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Quebrada de Humahuaca in Argentina

The Town of Purmamarca With "El Cerro de los Siete Colores" ("Hill of Seven Colors" in English)

The Quebrada de Humahuaca (Humahuaca Gultch in English) is an elongated mountain valley that spans approximately 155 km (96 miles) in JuJuy province, Northwestern Argentina.

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Its sides are flanked by multi-colored rock formations that scale down into the Rio Grande that snakes through the center in various shapes and with various amounts of flowing water. During the summer (December through February) most of the riverbed runs dry.

The area is a popular daytrip from San Salvador de JuJuy or as a stopover on the way to Boliva (border at La Quiaca) from Salta. The indigenous communities of Purmamarca, Tilcara, Humahuaca and Iruya are tourist-ready with local crafts, artwork and clothing shops, restaurants plus more hostals than you would expect in an approximate 6-8 block radius.

Primary Indigenous Villages of Quebrada de Humahuaca

Purmamarca
One and a half hours by bus from Jujuy. Purmamarca means “Town of the Virgin Land” in the local Aimara language. It is most known for the spectacular hilside backdrop to the town – “Cerro de los Siete Colors” (Hill of Seven Colors in English).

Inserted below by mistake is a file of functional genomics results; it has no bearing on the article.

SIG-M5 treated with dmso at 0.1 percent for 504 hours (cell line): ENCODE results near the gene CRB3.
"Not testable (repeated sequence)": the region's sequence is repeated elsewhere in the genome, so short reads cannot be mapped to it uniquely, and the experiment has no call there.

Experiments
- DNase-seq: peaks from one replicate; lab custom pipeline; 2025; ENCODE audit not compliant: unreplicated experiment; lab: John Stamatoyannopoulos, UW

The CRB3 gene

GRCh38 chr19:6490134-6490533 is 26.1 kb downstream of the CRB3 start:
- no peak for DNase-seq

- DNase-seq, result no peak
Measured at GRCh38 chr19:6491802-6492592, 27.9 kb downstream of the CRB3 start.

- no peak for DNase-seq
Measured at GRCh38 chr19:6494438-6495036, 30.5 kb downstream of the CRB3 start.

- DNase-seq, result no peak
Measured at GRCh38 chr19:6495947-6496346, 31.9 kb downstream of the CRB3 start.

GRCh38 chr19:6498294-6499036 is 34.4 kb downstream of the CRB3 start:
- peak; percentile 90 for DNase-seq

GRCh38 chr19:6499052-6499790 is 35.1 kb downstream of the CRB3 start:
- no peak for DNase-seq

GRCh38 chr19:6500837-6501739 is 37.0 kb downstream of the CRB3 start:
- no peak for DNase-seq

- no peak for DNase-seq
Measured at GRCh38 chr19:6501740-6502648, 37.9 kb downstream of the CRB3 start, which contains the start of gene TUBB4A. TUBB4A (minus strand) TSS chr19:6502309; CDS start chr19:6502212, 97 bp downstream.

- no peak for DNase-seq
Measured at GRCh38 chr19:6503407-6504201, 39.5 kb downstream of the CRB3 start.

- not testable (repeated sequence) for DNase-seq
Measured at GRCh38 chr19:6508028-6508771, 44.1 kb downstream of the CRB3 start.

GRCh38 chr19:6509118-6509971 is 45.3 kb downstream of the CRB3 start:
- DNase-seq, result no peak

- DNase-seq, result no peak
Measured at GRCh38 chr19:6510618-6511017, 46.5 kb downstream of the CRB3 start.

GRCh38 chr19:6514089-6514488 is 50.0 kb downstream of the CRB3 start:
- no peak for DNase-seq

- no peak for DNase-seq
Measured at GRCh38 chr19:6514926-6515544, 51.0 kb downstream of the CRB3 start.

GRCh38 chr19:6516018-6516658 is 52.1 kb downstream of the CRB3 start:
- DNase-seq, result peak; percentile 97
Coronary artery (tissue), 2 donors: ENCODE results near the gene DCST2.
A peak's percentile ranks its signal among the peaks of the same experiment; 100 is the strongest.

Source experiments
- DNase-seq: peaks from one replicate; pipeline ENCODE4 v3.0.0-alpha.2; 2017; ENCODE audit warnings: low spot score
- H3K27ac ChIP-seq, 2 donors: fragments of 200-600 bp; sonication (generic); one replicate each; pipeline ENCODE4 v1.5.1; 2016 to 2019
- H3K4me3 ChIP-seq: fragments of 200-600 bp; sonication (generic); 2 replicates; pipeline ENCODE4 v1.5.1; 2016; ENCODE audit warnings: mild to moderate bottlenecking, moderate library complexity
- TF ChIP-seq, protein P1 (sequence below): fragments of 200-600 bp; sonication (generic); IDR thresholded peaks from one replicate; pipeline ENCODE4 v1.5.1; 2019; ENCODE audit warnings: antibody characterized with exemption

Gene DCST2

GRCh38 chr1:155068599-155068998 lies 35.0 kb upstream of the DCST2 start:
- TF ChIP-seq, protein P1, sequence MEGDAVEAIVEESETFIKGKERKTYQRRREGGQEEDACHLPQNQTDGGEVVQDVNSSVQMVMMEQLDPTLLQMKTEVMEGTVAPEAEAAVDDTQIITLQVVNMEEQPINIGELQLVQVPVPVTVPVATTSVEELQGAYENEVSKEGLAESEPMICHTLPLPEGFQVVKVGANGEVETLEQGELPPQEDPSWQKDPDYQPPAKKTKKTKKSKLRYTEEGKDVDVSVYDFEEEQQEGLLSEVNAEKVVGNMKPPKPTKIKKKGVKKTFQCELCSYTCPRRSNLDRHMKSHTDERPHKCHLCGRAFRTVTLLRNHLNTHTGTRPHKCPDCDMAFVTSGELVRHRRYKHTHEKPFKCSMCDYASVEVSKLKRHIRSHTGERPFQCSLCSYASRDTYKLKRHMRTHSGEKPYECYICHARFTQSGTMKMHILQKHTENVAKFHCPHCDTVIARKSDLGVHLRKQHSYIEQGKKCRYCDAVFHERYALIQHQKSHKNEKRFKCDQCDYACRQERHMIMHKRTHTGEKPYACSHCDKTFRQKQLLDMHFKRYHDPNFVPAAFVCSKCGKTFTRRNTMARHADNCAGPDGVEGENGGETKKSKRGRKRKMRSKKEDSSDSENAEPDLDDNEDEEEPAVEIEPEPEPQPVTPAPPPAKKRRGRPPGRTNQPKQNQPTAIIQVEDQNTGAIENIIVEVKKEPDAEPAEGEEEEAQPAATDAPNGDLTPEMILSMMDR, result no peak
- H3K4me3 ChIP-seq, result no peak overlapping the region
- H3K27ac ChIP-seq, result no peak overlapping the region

For where to stay, eat and things to do view:  Travel Guide to Purmamarca

Tilcara
Two hours by bus from JuJuy (1/2 hour from Purmamarca). A nice town to walk around in with museums, botanical gardens, church (Our Ladyship of the Rosary) as well as “Pucará de Tilcara” – reconstructed pre-inca ruins that are a 30 minute or so trek through paths carved into the hillside. You can take a bus from Salta to Tilcara; 4 hours.

The Dr. Eduardo Casanova Archeological Museum gives background information on the pucaras and of course, has artifacts on display. Archeologists and anthropologists from Buenos Aires contribute to the exhibits.

Additional museums are: José Antonio Terry Museum (paintings, artwork); Ernesto Soto Avendaño Museum (sculptures) and the Fundación Hugo Irureta Fine Arts Museum.

Humahuaca
Three hours by bus from JuJuy or 5 hours from Salta. Traveling to Humahuaca from Salta is a more direct route to get to the border town La Quicaca from Salta (than traveling to Jujuy then to La Quicaca) and great for a stop-over. Popular for treks throughout the surrounding area as well as transport to Iruya, which cannot be accessed from JuJuy directly. YouTube Video – Morning Stroll Through the Village of Humahuaca
 

Note: Busses from Salta to Humahuaca run infrequently, there is not daily service..

Iruya
A smaller, more remote village accessed by bus from Humahuaca (3 hours). Popular as a daytrip from Humahuaca. Steep, narrow cobblestone streets, Ruinas de Titicote” (Titicote’s Ruins) and a white-washed, hilltop church.

Bus service to nearby San Isidro, another small village. Tranquility in large doses is the primary draw here.

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